Your neighbor may be a great person who is handy and willing to work on the cheap just to be helpful, but they are no substitute for a licensed, bonded, and insured contractor for big jobs around the house. Consider what happens if your neighbor — skilled as they are — makes a mistake that results in damage to your property. There is no guarantee they will pay to repair the damage they caused.
That's just one reason for choosing a pro over your neighbor, someone else's neighbor who was recommended on social media, or someone you met at a lumberyard. Think about what would happen if you have a plumbing leak fixed by a neighbor or acquaintance — or a handyman you find on Craigslist —and the repair fails, creating an emergency situation. There's no guarantee that your neighbor or any other handyman will be willing to fix the issue, and you're on the hook for the cost of the repair. This is not so if you hire a licensed and bonded pro.
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Besides being bonded, professional contractors usually carry liability insurance to protect them in case of accidents while working. If you hire someone without this protection and an accident happens on your property, you could be liable, and medical costs could come out of your homeowners' insurance, resulting in a premium hike.
So, what exactly does it mean to hire a contractor who is licensed, bonded, and insured? Here's what you need to know before you sign a contract.
A contractor who is licensed is typically also bonded, and both are often required by the state or local authority. Contractor insurance mainly benefits the contractor, but it also offers further protection for the homeowner.
Definitions of Licensed, Bonded, and Insured
When a contractor specializing in home repair advertises that they are licensed, bonded, and insured, they are making three separate claims.
A licensed contractor is deemed by relevant building authorities to be competent to perform the requested services and usually has to pass an exam. Not all general contractors have to be state licensed — some states defer to local building departments for licensing requirements — but specialty tradespeople, such as electricians, plumbers, and HVAC technicians, generally require state certification.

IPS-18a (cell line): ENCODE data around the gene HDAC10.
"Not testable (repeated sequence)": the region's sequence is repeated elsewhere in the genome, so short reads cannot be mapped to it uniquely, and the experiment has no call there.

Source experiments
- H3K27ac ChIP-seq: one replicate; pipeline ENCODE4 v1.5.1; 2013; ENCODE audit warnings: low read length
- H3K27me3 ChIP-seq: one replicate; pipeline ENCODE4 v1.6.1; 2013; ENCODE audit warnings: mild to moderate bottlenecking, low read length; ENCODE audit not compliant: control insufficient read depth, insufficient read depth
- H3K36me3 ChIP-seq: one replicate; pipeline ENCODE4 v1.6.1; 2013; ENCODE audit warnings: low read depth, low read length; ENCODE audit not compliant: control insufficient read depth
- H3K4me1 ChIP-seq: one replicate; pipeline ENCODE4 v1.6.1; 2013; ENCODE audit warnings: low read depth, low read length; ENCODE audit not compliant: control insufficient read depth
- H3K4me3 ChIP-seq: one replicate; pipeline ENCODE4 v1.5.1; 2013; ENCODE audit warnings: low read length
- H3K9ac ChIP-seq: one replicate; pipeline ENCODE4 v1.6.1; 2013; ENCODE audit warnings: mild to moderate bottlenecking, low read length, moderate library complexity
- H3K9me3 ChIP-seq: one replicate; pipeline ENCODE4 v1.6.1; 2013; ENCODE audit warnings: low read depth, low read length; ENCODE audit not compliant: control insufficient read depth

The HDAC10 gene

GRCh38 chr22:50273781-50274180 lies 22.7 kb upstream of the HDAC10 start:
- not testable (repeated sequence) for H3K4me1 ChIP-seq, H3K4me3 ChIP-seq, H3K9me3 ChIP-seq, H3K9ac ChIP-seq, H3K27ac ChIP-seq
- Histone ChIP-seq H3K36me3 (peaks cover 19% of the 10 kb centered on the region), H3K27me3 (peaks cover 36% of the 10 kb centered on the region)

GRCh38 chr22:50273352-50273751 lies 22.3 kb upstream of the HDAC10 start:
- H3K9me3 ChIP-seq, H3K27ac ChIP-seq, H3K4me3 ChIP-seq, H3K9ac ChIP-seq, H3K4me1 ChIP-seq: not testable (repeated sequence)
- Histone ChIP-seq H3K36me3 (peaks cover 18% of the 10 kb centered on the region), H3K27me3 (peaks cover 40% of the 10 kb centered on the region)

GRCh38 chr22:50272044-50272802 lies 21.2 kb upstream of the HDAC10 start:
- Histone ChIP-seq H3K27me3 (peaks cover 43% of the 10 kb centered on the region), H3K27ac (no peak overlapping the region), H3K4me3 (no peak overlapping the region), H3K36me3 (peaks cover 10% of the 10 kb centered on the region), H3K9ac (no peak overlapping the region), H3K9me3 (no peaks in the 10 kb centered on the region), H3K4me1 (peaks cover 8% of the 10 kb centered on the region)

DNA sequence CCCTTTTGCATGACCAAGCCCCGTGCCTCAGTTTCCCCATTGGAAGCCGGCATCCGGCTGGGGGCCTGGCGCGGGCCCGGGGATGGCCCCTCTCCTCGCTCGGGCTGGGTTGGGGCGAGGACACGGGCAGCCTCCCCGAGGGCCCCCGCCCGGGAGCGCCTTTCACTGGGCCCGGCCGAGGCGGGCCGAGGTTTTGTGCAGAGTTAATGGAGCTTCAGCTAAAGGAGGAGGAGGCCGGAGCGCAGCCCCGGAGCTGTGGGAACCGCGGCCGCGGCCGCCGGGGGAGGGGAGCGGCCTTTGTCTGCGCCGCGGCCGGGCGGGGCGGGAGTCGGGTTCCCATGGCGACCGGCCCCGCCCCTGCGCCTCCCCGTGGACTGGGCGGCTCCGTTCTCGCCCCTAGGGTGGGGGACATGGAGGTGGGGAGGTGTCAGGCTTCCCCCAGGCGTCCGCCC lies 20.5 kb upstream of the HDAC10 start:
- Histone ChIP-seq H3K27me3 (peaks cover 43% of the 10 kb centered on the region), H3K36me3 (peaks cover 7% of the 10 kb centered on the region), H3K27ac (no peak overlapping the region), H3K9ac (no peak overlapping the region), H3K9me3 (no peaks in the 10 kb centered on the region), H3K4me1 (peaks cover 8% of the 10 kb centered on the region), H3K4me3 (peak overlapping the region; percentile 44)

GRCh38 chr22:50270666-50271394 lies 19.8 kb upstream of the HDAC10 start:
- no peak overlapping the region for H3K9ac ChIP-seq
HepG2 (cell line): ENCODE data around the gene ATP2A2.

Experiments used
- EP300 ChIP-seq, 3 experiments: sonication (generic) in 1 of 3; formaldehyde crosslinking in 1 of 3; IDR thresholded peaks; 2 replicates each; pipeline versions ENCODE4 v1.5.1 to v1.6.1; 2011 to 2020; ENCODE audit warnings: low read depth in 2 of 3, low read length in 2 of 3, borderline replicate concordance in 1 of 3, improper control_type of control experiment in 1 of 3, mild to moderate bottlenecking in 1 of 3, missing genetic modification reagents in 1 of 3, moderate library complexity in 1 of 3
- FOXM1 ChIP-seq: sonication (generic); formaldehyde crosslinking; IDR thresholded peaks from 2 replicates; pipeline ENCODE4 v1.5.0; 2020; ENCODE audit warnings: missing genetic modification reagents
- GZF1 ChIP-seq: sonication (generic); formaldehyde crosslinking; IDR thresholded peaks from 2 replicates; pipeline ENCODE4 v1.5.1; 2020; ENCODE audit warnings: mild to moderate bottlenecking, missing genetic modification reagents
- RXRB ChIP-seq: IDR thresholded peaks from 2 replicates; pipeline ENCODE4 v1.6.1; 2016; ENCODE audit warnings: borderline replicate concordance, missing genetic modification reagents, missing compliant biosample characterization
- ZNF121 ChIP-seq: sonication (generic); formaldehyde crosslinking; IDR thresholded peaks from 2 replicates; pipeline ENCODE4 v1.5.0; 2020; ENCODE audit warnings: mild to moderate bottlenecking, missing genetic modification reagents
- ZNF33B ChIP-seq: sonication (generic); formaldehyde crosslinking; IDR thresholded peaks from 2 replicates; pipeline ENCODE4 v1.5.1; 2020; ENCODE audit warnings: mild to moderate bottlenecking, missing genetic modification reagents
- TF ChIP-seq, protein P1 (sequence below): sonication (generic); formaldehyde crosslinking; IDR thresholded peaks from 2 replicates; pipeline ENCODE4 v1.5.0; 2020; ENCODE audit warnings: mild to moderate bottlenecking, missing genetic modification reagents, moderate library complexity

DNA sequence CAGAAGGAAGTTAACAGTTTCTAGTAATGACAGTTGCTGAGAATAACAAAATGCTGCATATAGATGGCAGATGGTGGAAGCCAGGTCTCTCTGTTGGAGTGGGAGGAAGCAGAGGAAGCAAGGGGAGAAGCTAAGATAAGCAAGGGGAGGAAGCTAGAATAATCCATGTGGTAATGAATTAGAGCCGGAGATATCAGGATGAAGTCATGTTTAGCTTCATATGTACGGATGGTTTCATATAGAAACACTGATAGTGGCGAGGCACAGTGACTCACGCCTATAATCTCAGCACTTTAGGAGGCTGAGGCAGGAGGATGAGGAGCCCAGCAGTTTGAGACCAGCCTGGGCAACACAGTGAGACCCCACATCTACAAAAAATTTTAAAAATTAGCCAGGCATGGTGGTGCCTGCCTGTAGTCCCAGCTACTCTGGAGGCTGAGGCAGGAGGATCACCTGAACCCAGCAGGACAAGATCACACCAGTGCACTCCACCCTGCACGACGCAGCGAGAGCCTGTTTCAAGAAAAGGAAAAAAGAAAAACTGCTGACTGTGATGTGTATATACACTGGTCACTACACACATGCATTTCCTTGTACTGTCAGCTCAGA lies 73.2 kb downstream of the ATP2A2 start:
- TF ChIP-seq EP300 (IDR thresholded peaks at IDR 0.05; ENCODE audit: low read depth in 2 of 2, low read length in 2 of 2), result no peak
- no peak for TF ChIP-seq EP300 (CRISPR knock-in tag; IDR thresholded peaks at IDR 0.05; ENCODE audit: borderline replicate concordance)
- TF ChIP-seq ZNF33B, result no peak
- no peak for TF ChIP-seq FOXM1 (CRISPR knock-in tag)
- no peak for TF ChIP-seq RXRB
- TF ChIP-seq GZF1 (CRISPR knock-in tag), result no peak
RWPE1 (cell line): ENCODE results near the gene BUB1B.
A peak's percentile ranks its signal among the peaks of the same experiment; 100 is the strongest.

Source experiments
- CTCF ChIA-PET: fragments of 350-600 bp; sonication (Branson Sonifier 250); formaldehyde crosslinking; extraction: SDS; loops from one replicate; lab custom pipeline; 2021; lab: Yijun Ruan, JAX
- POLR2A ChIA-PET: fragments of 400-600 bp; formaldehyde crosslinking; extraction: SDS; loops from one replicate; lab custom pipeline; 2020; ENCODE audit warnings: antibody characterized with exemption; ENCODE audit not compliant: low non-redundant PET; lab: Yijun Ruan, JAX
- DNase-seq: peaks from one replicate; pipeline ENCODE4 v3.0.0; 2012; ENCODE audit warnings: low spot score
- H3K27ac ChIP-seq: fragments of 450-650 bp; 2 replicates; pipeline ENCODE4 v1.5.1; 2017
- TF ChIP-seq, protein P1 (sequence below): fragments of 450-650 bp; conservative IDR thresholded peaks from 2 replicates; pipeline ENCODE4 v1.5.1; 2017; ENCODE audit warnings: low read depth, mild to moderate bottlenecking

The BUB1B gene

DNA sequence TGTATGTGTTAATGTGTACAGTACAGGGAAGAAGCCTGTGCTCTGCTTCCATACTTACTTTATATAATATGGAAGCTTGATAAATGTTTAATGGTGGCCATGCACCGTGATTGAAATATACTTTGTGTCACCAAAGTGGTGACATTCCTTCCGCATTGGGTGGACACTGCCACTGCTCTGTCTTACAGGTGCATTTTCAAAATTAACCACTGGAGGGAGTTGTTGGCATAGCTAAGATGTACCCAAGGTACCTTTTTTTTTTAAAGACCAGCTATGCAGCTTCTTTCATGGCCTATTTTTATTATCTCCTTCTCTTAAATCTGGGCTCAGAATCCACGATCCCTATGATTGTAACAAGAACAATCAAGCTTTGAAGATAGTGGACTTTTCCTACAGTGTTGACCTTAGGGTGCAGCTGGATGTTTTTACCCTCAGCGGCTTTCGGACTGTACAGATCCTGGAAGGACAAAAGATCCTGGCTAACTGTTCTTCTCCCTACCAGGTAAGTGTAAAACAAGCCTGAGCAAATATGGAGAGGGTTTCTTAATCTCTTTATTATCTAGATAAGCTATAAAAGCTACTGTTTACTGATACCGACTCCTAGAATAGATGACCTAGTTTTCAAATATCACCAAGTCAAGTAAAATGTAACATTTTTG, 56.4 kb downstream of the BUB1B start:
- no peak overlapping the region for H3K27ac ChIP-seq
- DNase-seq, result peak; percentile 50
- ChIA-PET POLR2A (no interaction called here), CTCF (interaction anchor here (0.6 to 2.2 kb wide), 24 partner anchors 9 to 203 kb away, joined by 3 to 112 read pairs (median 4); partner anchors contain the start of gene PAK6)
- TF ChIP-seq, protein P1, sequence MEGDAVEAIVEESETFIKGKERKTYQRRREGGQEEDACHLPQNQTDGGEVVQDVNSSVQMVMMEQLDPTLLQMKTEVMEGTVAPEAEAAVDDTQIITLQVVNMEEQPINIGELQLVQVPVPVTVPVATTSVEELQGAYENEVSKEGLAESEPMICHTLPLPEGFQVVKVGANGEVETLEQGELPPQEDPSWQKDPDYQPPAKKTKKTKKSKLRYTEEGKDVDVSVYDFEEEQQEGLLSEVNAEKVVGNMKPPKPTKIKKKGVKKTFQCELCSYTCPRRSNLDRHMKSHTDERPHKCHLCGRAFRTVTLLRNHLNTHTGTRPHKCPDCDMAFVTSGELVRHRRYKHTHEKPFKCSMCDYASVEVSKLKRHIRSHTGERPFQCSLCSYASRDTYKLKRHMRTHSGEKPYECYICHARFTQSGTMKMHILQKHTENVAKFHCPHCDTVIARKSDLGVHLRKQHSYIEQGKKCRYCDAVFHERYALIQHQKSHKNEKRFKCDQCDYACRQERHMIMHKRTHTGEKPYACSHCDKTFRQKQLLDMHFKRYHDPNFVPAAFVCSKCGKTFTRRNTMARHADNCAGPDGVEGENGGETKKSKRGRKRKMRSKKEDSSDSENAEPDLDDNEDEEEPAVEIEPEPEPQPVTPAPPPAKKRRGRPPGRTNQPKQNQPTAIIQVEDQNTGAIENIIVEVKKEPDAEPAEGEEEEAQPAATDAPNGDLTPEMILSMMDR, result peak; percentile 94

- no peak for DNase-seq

If you happen to live in New Hampshire, for example, the general contractor who lays the concrete slab for your outdoor kitchen patio does not need a state license, but both the electrician who installs the outdoor lighting and the plumber who hooks up the outdoor sink do. In California, all three contractors need state licenses to legally do their jobs, but in New York, none of the contractors need state licenses, although they may require licenses from the municipalities in which they work.
In terms of helping homeowners breathe easier when working with contractors, bonding is even more important than licensing because it provides protection against poor workmanship or failure to complete a job as contracted. The bond that guarantees this is called a performance bond — a type of surety bond issued by an insurance company. The contractor pays a yearly fee for a surety bond. States that require licensing for contractors typically also require them to be bonded.
Payment of the bond fee provides access to a lump sum — usually from $10,000 to $15,000 — in cases of a breach of agreement or substandard workmanship. To access this sum, an aggrieved homeowner has to file a claim, and if the claim is successful, the contractor is liable to the surety company for reimbursement of the payment.
Although bonding sounds like insurance, it isn't the same thing. Whereas the purpose of bonding is to protect the homeowner, insurance mainly protects the contractor. It provides coverage for business-related liability exposure and isn't a licensing requirement. Although insurance mainly benefits the contractor, a homeowner can file a claim in cases in which damage expenses exceed the bond amount.
Different Types of Contract Bonds
A bonded contractor usually has a performance bond that applies to the specific job the contractor contracts, but that isn't the only possible kind. Depending on the size of the construction project, a payment bond may also be required. This type of contract bond guarantees that materials suppliers, subcontractors, and supporting services (like cleaning companies) are paid in full. The bond covers defaults by the contractor and prevents actions against the homeowner, such as property liens or third-party billing. Related bonds include these types:
- Contractor license bonds, which are a combination of performance and payment bonds, are usually required by states that issue contractor licenses. Minimum bond amounts vary by state. In California and in other places it's $15,000, but it can be as low as $1,000 (New Jersey) or as high as $20,000 (Oregon). In some states, minimum bond amounts are determined by local authorities.
- Supply bonds are similar to payment bonds, but their main purpose is to ensure that all the supplies and materials required for the job as specified in the work contract are provided. Suppliers as well as contractors obtain these bonds.